Sunday, September 28, 2014

The Kitchen Garden: 2014

I haven't posted much this summer about our Kitchen Garden. It's largely my husband's domain, although I designed and laid out the garden, and I help him by starting seeds occasionally, replenishing the mulch in the paths and the compost in the beds, plus other random tasks. But I confess that I'm usually so much more enchanted with the state of my flowers in bloom that I've largely neglected to post photos of the vegetables that we've grown.

Here are a few photos of our vegetable bounty from the last month or two:

A photo from back in July of the "greens" section of the Kitchen Garden: onions, celery, cabbage, chard, Brussels sprouts and carrots in the center.

Okra in August. This usually grows pretty well for us (and it's delicious pan-fried in oil with onions and curry powder), but this year we allowed it to be shaded out by the numerous self-seeded sunflowers that grew up around the okra plants (so pretty!), and unfortunately the plants didn't bear much. We'll know better next year: Okra like sunshine!

Pumpkins and watermelons last month.

Potatoes harvested in late August.

When we pulled out the superfluous sunflowers, we found this hoard of old cucumbers that my son had grown and left in a pile, which we thought was funny.


Some beautiful tomatoes.

The peppers did very well this year too.

Pumpkins against a backdrop of sweet corn gone over. We'll let the corn stalks stand
over winter to provide some windbreak for the chicken pen behind (to the south).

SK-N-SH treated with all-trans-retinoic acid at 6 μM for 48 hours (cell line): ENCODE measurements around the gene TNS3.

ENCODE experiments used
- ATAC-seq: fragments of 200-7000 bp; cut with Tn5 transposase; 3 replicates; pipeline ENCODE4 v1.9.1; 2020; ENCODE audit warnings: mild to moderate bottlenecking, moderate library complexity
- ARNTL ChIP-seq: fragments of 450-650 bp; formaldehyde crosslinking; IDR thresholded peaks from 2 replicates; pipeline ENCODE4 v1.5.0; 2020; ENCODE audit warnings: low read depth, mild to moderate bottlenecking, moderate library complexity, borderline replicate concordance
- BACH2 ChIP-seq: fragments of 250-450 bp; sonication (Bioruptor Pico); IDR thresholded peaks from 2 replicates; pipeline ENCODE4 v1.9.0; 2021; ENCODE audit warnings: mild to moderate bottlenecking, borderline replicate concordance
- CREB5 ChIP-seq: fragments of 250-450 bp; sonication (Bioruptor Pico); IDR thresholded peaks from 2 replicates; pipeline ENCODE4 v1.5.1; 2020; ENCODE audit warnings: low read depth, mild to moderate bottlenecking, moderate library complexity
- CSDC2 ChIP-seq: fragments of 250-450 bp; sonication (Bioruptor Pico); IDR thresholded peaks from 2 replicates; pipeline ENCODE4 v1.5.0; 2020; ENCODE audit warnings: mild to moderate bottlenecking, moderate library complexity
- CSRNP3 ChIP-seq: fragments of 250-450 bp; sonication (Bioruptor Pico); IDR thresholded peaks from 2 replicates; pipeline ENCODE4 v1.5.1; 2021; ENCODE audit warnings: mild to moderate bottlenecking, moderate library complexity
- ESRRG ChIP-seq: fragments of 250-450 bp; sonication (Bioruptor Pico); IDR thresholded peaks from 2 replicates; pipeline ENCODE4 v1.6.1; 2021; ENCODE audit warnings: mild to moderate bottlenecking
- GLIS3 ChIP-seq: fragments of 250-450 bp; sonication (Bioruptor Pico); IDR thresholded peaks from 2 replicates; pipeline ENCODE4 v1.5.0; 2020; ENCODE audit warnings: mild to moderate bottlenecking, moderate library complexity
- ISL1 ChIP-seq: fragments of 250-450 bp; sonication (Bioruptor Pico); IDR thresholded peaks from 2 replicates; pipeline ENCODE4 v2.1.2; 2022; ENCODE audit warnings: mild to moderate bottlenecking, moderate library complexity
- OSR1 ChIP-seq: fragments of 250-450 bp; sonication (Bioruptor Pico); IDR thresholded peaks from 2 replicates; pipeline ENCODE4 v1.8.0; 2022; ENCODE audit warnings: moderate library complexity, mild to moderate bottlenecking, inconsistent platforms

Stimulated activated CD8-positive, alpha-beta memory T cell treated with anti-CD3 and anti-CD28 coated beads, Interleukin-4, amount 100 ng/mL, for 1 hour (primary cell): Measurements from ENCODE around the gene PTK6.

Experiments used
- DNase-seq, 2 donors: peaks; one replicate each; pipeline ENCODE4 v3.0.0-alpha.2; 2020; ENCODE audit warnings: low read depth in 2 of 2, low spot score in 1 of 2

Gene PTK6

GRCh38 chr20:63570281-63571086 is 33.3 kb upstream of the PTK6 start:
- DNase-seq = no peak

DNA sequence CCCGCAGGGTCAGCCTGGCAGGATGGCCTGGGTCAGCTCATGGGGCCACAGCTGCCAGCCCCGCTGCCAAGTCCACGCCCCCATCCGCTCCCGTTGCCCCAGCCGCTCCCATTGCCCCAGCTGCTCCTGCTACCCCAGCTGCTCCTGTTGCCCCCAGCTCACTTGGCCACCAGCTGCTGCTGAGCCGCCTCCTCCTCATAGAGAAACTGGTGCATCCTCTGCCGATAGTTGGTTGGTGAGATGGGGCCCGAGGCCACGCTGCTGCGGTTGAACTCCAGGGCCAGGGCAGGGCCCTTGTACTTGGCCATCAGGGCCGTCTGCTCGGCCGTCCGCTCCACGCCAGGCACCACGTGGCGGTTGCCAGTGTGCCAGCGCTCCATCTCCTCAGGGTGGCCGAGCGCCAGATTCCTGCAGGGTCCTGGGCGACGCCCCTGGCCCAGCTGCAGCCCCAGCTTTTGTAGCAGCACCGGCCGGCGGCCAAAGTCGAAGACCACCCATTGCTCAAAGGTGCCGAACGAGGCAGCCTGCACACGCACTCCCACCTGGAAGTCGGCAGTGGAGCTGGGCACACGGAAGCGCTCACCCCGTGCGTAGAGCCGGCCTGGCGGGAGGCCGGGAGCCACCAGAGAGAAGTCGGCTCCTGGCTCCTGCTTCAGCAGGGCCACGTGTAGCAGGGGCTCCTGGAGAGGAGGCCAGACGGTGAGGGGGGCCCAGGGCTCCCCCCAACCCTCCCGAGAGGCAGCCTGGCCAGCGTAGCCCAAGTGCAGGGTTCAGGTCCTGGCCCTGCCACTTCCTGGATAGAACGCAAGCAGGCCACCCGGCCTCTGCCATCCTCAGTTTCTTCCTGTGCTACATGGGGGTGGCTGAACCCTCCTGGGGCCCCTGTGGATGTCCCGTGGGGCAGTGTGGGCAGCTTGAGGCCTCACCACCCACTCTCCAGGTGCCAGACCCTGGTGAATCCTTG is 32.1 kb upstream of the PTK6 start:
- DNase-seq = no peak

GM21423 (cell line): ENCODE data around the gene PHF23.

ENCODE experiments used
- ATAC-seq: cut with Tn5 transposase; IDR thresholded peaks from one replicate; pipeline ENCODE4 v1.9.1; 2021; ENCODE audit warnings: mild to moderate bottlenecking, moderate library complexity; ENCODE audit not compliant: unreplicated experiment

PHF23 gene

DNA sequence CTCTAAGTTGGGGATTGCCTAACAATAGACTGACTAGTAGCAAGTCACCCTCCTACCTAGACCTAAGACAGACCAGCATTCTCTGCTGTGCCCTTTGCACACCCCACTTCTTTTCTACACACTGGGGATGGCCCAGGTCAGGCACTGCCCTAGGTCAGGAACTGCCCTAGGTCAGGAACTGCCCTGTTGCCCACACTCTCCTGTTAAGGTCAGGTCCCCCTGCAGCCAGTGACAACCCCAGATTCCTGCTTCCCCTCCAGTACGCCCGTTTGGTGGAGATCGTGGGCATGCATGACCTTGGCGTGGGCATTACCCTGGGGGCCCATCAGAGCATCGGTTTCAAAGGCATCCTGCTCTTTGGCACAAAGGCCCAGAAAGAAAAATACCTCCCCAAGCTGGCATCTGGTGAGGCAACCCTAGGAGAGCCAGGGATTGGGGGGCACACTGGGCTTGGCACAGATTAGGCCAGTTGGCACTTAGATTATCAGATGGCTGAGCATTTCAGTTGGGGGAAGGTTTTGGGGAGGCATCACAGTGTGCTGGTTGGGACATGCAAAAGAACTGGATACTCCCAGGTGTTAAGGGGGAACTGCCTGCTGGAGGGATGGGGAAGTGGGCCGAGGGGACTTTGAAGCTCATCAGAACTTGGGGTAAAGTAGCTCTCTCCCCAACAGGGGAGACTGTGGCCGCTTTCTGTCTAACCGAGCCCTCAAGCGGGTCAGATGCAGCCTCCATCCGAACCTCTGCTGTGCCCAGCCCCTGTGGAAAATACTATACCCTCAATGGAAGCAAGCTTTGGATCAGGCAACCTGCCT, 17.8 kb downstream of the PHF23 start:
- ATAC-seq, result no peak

Winter squash.

Rainbow-colored chard. Quite pretty, I think.

A photo of the overall layout of the Kitchen Garden, taken in July. The front two rows (eight beds) are for cutting flowers (my domain), although I believe that I'm going to downsize next spring, using only the first four beds on the left. I just don't need that many flowers, and I know I can grow them more efficiently (and with less work) in half the space. I'll have fun over winter re-designing these beds on paper and deciding which flowers I like best for cutting.

My husband and I are still learning much about vegetable growing, and we make mistakes all the time. But I believe that we're becoming more knowledgeable each year, and the Kitchen Garden improves each season.

Thanks for reading! -Beth


  1. Hi Beth, Looks like you and hubby had a very good harvest! I've never had luck with pumpkins - or squash for that matter - the squash bugs always get into my vines and kill the plants. Your potatoes look great too. I've never grown them. I tend to concentrate on a few things: my herbs, plus tomatoes, green beans, lettuce, spinach and radishes. Maybe I should bookmark this post for inspiration for next year. :)

    1. Beth, It sounds like you're growing the most important things, the vegetables that don't take up too much space, taste best fresh and/or cost the most per pound if purchased in the store. This is just our hobby, one that we're still in the learning curve for: we don't always harvest soon enough, etc. But we live in the country and have the room, so we think we should have farmer-ish, outdoor growing pursuits. :-) Thanks for reading! -Beth

  2. The design of your kitchen garden is great and is not it nice to have your own harvest it tastes so much better.

    1. Janneke, you're so right -- fresh-picked lettuce, tomatoes, etc. are just so much tastier than the store kind. Thanks for stopping by! -Beth